Evaluate Your Runs1 of 8
At the start of each week, identify your most important runs. Every run should have a purpose, but some deserve a little more attention.
If this is your first marathon, prioritize your long run by choosing a time slot when you know you'll be able to get the miles in. For example, if the kids have a soccer tournament all weekend, a weekday morning or Sunday evening might make more sense for your long run.
If you're training to run a PR, make sure to schedule tempo runs and speed work. Ideally, you'll cross every run off your list, but if you run out of time, it's better to skip an easy three-miler than an important long run.
Get Creative With Your Training2 of 8
If early morning is the only time you have to run, set out your gear the night before and program the coffee pot. If you have access to a gym or shower during the day, lunchtime is a great opportunity to fit in shorter runs.
If you live within running distance to your office, consider the run commute. Fitting in your miles either before or after work is a great way to de-stress and avoid rush hour traffic.
Get in Your Miles3 of 8
If the thought of long training runs leaves you overwhelmed (18 miles, 20 miles, oh my!), consider signing up for a local race—the longer, the better.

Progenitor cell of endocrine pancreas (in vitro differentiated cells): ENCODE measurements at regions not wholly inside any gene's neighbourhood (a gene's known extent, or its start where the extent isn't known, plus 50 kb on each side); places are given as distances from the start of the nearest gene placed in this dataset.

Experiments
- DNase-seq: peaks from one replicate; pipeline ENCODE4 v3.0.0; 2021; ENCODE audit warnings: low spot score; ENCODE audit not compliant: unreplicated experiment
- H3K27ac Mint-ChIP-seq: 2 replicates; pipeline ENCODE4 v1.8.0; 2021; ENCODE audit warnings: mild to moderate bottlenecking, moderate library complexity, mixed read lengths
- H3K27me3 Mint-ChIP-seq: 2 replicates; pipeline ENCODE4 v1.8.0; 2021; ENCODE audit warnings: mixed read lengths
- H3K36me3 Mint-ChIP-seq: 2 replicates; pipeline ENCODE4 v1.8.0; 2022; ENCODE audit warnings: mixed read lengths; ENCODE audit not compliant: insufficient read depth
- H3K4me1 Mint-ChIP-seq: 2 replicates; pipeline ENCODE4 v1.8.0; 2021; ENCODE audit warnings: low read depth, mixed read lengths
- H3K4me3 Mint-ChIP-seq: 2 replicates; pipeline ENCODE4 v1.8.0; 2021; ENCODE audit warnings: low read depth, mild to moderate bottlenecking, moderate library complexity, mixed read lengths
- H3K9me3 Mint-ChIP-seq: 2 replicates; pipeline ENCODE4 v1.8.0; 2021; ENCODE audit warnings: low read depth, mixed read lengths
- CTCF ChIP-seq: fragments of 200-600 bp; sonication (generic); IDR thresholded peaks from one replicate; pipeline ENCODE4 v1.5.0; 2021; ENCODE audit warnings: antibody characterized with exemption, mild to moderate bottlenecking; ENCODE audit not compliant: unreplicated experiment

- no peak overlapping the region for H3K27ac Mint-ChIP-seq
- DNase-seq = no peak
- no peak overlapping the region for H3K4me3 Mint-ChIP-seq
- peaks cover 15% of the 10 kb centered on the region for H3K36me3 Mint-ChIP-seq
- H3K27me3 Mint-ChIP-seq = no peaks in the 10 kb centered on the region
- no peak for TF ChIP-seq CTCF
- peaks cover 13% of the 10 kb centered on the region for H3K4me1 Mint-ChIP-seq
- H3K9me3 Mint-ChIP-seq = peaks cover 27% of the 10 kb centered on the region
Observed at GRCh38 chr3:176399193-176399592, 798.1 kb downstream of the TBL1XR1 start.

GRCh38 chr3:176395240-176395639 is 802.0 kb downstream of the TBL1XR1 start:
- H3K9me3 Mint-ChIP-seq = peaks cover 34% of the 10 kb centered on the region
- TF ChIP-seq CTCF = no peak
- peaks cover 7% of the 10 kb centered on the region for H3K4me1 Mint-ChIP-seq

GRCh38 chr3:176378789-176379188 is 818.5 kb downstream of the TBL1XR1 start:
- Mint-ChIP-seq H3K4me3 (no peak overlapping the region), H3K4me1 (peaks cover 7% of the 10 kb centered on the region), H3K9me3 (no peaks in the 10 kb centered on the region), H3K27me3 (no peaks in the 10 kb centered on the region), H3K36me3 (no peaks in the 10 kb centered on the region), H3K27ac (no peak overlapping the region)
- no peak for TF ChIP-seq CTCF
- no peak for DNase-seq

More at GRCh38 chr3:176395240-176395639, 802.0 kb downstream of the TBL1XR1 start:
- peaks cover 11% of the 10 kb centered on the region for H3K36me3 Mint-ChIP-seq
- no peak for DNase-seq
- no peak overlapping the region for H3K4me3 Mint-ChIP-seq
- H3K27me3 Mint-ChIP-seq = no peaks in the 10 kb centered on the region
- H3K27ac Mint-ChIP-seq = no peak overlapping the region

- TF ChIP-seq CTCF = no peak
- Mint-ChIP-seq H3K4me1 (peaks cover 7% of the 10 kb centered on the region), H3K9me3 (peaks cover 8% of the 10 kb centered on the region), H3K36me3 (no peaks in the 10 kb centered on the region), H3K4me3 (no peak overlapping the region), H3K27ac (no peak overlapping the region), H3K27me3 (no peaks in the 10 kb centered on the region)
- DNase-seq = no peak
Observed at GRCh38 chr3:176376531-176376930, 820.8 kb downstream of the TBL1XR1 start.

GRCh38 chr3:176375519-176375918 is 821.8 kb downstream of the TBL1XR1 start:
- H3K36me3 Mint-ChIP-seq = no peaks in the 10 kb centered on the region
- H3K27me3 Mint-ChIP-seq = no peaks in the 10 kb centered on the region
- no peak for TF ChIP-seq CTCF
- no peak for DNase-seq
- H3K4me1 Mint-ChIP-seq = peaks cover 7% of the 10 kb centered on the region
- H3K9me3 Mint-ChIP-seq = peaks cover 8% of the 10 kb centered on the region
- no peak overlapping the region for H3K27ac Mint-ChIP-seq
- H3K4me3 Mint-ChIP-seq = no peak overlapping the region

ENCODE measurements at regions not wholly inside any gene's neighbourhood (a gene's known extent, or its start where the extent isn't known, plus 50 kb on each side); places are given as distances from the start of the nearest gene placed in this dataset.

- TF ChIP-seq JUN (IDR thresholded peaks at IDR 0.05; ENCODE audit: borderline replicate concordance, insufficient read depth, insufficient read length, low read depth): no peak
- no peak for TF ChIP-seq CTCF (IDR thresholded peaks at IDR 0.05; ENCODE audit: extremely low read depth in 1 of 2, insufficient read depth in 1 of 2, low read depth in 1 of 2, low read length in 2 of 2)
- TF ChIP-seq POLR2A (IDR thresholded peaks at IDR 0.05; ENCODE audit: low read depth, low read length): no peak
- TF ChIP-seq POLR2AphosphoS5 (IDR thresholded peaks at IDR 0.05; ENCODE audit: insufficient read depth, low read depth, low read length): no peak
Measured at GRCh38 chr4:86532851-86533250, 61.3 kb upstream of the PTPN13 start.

For example, by running a two- to three-mile warm-up, a half marathon at an easy pace and a two- to three-mile cool-down, you'll easily reach your mileage goal. Most races start early, so you'll be finished with plenty of the day ahead of you—a great strategy for procrastinators.
Be Realistic4 of 8
Follow the 80 percent rule. Even the most well-intentioned runners will have to miss a workout or shorten a run here or there. As long as you're completing at least 80 percent of your training plan, you should be fine on race day.
Cut Back on Cross-Training5 of 8
While rest days and cross-training should definitely still have a place in your preparation, marathon training is not the time to sign up for a 30-day hot yoga challenge or take up rock climbing.
You only have so many hours in the day and so many days in the week, so make sure the majority of your exercise time is spent on running. It's OK to cross-train on non-running days, but the point is to save (most of) your energy for marathon-specific workouts.
Sleep on It6 of 8
When your to-do list is a mile long and you still need to squeeze in a run, it's tempting to burn the candle at both ends, but try not to skimp on sleep.
Getting enough sleep will help reduce your risk of injury and keep you on top of your game when it comes to work and family obligations. Occasionally a few extra Z's need to trump a morning run, but try not to stress about it.
Support Team7 of 8
Don't be afraid to ask your family and friends (and maybe even your boss if he or she is understanding) for support.
This race is important to you, and hopefully your loved ones will do everything they can to help you cross the finish line. You might have to pass on a few social events, but once race day arrives, you'll have plenty to celebrate.